If the conventional history of jazz is dominated by a series of major innovators who have dictated the sweeping changes in style which have brought the music to its present point, there has been an equally important sub-strata of musicians who have contented themselves with taking those styles as a given, and refining and developing them throughout their careers.
The American saxophonist Nick Brignola is one such player. His chosen field was bop, and his preferred instrument the baritone saxophone. He was a regular winner on the instrument in the annual polls conducted by the American jazz magazines Down Beat and Jazz Times, and received a Grammy nomination for his 1979 album, L.A. Bound.
His family was a musical one. His grandfather played tuba, and his father played banjo and guitar at parties and dances to help fund his schooling. There was an element of accident to both Brignola’s choice of instrument, and the launching of his career.
He was largely self-taught as a player, reflected in some unorthodox techniques and fingerings which he employed. He began on clarinet at the age of eleven, and learned alto and tenor saxophone, and flute. He took up baritone when his alto saxophone had to go for repair. The shop were able to offer him only the loan of a baritone, and it quickly supplanted the alto as his main instrument.
Brignola was studying education at Ithaca College in New York when he record a tape with some fellow students, led by pianist Reese Markewitch, in 1957. On the strength of that tape, they were voted best college jazz group that year, an award which led to a recording, and prestigious bookings at festivals and the well-known Greenwich Village jazz club, Cafe Bohemia.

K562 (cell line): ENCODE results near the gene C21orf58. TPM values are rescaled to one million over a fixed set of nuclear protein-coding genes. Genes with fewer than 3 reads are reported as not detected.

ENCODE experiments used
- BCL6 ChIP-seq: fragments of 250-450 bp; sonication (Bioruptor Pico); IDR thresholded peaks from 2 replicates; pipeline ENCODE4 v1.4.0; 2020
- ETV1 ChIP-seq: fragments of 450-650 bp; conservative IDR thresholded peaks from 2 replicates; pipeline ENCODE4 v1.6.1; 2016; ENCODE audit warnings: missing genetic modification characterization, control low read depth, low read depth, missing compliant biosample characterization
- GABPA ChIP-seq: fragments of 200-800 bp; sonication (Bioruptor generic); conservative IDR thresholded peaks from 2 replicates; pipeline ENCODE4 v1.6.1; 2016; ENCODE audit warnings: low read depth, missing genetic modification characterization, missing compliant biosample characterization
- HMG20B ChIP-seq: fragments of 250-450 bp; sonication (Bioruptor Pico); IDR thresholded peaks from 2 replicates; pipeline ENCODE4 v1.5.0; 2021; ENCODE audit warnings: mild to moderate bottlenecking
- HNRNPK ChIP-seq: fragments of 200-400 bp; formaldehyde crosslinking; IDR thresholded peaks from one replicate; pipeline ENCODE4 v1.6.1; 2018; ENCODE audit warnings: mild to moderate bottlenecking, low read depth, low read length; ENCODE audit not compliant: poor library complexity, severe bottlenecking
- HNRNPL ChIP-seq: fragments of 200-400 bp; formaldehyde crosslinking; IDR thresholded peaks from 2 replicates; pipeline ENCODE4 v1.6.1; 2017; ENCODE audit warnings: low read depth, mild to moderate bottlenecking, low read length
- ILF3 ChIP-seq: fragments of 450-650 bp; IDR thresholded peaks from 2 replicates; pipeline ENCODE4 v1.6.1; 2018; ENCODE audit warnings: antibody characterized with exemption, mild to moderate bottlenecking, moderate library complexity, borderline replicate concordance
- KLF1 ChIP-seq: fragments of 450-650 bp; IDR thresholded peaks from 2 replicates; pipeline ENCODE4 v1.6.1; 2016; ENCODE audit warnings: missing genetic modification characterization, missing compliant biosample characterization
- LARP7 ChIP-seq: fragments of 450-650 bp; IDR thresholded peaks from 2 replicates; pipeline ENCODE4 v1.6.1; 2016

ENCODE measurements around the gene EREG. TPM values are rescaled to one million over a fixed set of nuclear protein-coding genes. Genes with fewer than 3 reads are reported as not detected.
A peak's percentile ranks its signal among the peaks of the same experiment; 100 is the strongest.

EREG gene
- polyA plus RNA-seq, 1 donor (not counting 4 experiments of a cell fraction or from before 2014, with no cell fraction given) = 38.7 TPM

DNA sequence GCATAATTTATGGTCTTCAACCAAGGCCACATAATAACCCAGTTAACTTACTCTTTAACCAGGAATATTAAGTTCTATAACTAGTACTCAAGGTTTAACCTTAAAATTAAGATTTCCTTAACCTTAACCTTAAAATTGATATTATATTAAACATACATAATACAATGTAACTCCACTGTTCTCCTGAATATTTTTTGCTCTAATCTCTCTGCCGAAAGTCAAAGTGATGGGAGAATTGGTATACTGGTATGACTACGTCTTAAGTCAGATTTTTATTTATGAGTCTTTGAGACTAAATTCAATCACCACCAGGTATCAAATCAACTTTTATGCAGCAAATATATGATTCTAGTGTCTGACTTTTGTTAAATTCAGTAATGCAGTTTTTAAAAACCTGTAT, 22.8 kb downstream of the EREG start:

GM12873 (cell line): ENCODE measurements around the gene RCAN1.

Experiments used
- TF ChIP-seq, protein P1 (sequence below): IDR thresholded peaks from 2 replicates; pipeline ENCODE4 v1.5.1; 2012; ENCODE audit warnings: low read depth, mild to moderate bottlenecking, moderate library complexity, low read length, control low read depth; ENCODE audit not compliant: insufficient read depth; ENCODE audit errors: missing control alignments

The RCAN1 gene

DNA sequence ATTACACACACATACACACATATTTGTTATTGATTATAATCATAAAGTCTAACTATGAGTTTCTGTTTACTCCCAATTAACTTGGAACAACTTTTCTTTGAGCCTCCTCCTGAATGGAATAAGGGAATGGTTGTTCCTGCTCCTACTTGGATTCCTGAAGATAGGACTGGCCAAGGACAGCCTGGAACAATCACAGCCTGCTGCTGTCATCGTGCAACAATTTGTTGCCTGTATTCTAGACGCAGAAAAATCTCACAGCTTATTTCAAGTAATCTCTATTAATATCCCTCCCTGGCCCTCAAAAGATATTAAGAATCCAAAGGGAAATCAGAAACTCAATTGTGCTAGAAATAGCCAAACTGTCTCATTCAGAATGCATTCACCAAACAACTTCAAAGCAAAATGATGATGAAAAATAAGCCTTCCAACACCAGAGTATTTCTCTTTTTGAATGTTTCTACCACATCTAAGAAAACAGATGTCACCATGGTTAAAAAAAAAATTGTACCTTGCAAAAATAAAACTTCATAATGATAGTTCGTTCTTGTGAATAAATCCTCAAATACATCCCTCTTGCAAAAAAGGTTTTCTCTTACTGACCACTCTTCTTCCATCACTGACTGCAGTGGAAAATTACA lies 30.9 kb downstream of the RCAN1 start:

That same year, Brignola won a world-wide competition for the first ever scholarship to be awarded by Berklee College in Boston, edging out pianist Joe Zawinul. He did not remain long at Berklee, however, but did record with Herb Pomeroy in Boston before moving on to play with vibraphonist Cal Tjader in San Francisco, then returned to Troy to set up his own band.
He spent the early 1960s moving between leading his own bands and working with the likes of guitarist Sal Salvador and saxophonist Woody Herman, both in 1963, and trumpeter Ted Curson in 1967. The advent of jazz-rock saw him form a band in that vein in 1969, but he returned to acoustic bop-based jazz in the mid-1970s, working again with Curson, and leading his own bands.
He recorded several albums with other leading exponents of the baritone saxophone, including Cecil Payne, Ronnie Cuber and Pepper Adams, and worked occasionally with other leaders, including Sal Salvador and Phil Woods, and the Charles Mingus Superband.
Although bop was his favoured style, he was able to turn his hand to a wide range of music, and worked with musicians from across the jazz spectrum, from traditional giants like Doc Cheatham and Barney Bigard through to contemporary experimentalists like Dewey Redman.
Through all of these styles, he remained an exciting and inventive player, whether negotiating complex lines at searing tempo or caressing his way through an elegant ballad. Bop baritone players often sound more like tenors when playing at speed, but Brignola retained the weight and density of the deeper horn, and maintained his lucid sense of harmonic direction when he switched to soprano saxophone. If these were his main instruments, he was also adept on all of the saxophones and several other reed and wind instruments.
He formed a new group in the early 1990s under the ironic name of Endangered Species, and later joined the more literally named Three Baritone Saxophone Band, alongside Ronnie Cuber and Gary Smulyan. He recorded numerous albums as a leader, the last of which, Tour De Force, will be issued posthumously later this month.
He was much in demand as a teacher in the 1970s and 1980s, and held positions at several educational institutions in New York State, including the University at Albany, Rensselaer Polytechnic Institute, the College of Saint Rose and Union College.
Brignola had been suffering from cancer for some time. He is survived by his wife, Yvonne; three children, Jillian Haggerty, Kristin Walker and Nicholas Brignola; and one granddaughter.
Kenny Mathieson is a freelance writer based in Scotland. His book Giant Steps: Bebop and The Creators of Modern Jazz (1999) is published by Payback Press. E-mail: email@example.com